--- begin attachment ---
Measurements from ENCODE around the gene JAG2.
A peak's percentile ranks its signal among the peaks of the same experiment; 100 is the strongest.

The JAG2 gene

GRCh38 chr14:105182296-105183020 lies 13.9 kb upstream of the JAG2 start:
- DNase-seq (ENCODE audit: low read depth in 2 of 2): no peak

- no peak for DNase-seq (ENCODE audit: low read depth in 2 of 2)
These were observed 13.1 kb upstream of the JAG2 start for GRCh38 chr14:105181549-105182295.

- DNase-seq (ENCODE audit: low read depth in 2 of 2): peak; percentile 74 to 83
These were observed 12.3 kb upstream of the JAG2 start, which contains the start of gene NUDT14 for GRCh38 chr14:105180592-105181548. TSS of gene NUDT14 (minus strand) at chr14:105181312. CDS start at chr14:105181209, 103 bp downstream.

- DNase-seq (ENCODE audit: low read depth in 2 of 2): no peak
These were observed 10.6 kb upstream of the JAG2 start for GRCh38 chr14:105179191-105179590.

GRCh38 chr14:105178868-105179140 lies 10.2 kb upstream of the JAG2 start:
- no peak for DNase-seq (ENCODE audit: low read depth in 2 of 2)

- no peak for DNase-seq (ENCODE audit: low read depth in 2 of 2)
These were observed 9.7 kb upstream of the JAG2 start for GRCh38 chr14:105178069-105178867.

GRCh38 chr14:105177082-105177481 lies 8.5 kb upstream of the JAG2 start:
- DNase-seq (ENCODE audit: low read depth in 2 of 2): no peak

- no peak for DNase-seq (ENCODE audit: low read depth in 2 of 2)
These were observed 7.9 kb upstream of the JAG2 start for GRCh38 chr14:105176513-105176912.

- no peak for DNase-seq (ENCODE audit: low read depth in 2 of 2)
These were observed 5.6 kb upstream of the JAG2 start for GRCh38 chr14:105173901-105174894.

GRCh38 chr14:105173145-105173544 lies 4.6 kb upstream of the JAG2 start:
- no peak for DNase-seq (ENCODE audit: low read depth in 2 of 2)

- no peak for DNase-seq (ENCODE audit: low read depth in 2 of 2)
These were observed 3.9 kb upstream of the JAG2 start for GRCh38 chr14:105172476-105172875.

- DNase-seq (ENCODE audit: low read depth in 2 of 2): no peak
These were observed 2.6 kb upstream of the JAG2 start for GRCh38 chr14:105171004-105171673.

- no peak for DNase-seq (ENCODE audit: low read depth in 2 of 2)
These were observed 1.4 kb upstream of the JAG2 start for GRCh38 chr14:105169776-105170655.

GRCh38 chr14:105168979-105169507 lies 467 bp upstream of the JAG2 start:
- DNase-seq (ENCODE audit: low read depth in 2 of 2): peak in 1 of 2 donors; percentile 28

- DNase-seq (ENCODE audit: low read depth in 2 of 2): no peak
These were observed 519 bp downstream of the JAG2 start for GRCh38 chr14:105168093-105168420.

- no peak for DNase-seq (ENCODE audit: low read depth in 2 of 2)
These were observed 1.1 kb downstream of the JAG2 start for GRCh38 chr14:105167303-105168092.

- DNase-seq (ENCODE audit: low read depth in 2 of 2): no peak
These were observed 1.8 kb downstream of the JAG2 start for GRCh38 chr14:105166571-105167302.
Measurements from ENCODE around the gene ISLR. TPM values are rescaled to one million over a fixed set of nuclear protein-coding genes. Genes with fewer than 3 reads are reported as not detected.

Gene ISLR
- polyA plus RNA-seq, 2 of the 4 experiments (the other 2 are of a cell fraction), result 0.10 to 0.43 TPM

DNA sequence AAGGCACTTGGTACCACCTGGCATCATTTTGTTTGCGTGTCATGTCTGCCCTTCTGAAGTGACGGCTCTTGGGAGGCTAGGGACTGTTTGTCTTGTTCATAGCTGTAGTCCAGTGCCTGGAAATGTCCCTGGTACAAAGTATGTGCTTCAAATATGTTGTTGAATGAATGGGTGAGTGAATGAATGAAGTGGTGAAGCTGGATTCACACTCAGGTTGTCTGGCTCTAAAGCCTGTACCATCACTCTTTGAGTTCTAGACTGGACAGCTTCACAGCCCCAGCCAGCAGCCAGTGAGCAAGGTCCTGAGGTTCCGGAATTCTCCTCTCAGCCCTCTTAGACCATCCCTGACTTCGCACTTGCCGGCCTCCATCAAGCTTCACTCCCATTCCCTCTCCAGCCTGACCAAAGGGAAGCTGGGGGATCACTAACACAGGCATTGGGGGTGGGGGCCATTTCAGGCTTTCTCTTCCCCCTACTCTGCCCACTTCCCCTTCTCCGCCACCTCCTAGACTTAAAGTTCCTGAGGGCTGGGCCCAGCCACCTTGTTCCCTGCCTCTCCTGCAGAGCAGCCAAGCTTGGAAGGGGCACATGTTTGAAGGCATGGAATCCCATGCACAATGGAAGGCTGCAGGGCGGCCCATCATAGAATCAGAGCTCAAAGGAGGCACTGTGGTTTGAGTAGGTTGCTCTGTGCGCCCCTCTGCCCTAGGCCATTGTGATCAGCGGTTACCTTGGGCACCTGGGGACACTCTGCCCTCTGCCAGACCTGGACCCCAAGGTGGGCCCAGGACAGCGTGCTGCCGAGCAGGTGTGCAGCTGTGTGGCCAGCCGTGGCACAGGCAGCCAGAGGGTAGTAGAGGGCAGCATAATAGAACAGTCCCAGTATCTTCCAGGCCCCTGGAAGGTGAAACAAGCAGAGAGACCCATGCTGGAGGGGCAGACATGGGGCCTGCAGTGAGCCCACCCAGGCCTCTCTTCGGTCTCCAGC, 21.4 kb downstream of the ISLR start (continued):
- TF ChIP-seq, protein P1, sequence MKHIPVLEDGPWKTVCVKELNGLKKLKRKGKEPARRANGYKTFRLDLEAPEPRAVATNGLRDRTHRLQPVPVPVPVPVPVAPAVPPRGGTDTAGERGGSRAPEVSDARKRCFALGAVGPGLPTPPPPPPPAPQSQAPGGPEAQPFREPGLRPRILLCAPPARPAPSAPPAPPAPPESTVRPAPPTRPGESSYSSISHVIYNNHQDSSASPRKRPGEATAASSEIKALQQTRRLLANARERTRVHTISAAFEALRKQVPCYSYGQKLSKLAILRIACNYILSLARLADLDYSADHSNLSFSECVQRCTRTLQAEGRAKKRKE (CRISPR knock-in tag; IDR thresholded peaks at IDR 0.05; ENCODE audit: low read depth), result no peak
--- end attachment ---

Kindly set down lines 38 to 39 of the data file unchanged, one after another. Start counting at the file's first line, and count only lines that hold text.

Measurements from ENCODE around the gene ISLR. TPM values are rescaled to one million over a fixed set of nuclear protein-coding genes. Genes with fewer than 3 reads are reported as not detected.

Gene ISLR